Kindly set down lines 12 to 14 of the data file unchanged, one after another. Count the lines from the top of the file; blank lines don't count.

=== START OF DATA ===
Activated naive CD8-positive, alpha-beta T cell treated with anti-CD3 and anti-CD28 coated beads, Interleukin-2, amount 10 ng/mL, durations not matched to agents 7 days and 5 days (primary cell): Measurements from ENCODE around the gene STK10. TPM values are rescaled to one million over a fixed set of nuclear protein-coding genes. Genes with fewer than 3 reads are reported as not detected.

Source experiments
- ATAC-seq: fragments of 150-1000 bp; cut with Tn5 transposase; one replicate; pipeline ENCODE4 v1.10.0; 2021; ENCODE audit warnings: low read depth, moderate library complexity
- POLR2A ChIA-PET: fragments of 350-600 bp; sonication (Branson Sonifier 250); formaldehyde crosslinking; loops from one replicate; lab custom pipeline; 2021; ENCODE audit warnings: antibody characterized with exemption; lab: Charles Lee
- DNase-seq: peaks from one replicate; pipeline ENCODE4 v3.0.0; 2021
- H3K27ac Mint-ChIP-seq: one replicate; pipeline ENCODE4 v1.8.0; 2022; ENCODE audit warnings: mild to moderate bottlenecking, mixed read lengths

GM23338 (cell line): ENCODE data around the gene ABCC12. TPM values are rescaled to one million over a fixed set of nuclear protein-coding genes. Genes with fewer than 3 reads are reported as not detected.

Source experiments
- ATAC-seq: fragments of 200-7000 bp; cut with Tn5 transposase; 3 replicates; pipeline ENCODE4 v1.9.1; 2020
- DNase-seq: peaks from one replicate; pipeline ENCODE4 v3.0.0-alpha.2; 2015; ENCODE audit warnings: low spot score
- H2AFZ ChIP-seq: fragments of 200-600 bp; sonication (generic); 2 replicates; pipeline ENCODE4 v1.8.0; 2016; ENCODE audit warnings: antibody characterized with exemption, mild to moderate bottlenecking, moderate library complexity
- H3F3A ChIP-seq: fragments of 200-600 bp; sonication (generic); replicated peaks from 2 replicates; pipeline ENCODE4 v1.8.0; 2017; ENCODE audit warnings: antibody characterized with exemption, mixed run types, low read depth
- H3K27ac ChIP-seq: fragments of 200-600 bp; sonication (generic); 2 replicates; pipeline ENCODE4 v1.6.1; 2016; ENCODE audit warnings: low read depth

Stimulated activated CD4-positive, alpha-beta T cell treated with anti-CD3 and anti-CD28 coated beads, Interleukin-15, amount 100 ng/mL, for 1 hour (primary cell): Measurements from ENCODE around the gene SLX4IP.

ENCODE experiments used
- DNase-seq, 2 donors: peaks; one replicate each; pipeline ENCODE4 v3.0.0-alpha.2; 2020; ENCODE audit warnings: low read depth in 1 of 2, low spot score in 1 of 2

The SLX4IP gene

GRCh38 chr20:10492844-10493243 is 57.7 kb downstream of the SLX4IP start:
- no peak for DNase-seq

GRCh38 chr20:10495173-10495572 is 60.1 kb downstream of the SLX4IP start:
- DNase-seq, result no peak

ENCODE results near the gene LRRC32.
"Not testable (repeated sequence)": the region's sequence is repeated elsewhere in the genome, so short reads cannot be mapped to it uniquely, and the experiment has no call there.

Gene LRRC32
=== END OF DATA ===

- H3F3A ChIP-seq: fragments of 200-600 bp; sonication (generic); replicated peaks from 2 replicates; pipeline ENCODE4 v1.8.0; 2017; ENCODE audit warnings: antibody characterized with exemption, mixed run types, low read depth
- H3K27ac ChIP-seq: fragments of 200-600 bp; sonication (generic); 2 replicates; pipeline ENCODE4 v1.6.1; 2016; ENCODE audit warnings: low read depth

Stimulated activated CD4-positive, alpha-beta T cell treated with anti-CD3 and anti-CD28 coated beads, Interleukin-15, amount 100 ng/mL, for 1 hour (primary cell): Measurements from ENCODE around the gene SLX4IP.